Scroll 25 years 1It was 1987 and while the Copeland Scroll technology was entering the HVAC marketplace, Alf was on television, Peter Gabriel was on the radio, and “RoboCop” was playing on the big screen. It would be safe to say that the scroll evolved better than these other 1987 innovations. The technology ushered in a new phase of energy efficiency for the residential HVAC industry and also became a standard in the commercial and refrigeration sectors.

Back in 1987, most air conditioners in the U.S. market were 8 SEER although Congress had just established the implementation plan for a minimum of 10 SEER on residential air conditioners.

“When scroll technology was first introduced to the industry in 1987, 100 percent of the industry was using reciprocating compressors in 8 SEER systems,” said Karl Zellmer, vice president of sales, Air Conditioning Business of Emerson Climate Technologies. “At the time, the U.S. Department of Energy was establishing a government-mandated regulation that required the industry to achieve higher efficiency standards. Proponents for the new efficiency standards acknowledged the limitations of existing compressor technology and stressed the need for a breakthrough that could deliver higher efficiency levels to the industry.”

It was with that backdrop on Nov. 14, 1987 that Emerson’s Copeland became the first U.S. manufacturer to produce scroll compressors for use in residential air conditioning and heat pump systems. The scroll compressors greatly helped the HVAC industry achieve the new efficiency levels required by the government.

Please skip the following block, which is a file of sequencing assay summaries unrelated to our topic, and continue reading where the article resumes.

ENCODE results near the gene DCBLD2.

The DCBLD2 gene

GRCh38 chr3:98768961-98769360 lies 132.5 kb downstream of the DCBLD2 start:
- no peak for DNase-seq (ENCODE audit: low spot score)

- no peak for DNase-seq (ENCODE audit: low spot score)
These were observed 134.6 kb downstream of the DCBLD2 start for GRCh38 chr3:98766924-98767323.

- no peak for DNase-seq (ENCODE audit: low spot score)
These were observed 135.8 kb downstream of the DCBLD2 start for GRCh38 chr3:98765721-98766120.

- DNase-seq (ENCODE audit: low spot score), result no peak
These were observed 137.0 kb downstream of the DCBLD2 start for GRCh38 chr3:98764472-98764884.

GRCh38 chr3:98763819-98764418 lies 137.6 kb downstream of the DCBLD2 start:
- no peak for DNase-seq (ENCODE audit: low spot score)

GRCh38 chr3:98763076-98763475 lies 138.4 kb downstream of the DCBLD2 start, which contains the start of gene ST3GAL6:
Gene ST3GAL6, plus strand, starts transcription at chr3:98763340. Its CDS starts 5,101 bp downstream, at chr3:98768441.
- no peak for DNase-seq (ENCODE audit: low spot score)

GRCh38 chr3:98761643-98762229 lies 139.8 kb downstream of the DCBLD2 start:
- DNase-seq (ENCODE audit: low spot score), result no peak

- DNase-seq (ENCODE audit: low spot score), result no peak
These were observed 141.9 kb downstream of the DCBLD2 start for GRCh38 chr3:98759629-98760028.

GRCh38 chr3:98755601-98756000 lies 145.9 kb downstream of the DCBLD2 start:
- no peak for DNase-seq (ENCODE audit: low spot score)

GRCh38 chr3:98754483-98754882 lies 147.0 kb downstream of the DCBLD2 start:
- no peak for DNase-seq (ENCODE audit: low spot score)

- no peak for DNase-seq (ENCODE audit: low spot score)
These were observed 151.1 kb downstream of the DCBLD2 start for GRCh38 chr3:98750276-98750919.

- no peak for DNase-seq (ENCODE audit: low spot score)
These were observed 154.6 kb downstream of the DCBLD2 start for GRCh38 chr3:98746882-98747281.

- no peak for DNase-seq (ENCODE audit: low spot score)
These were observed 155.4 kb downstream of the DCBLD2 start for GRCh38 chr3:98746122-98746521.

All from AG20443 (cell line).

As the years have gone by, efficiency levels required by the government have continued to increase. In 1992 when the 10 SEER regulation went into effect, Copeland Scroll reached 1 million in sales and the company began development of scroll technology for refrigeration applications. By 2006 when 13 SEER became the minimum, worldwide scroll compressor installations had surpassed 55 million.

“And we are heading into yet another period of increased regulated efficiencies,” said Zellmer. “In 2015, the minimum will be increased again for certain regions in the U.S., and Copeland Scroll will again be on board many of the new OEM designs that meet the new standards.”

Today, Emerson manufactures Copeland Scroll compressors in nine facilities on three continents. Copeland Scroll compressors are used by major OEM air conditioning and refrigeration system providers in the United States, as well as many others globally. Earlier this year, the 100 millionth Copeland Scroll compressor rolled off the production line in Lebanon, Mo.

Looking Forward

The scroll technology is continuing to progress with the times.

“Today, effective and affordable air conditioning has become an expectation in most areas of the United States and emerging markets around the world,” said Brent Schroeder, president, Air Conditioning Business of Emerson Climate Technologies. “Scroll technology has opened up a world of differentiation opportunities for original equipment manufacturers, enabling the development of more reliable, efficient, cost-effective solutions to provide human comfort. Because of its unique characteristics and versatility, scroll technology continues to evolve, delivering further improved efficiency and performance levels to existing applications, in addition to advanced capabilities to meet the next requirements of the industry.”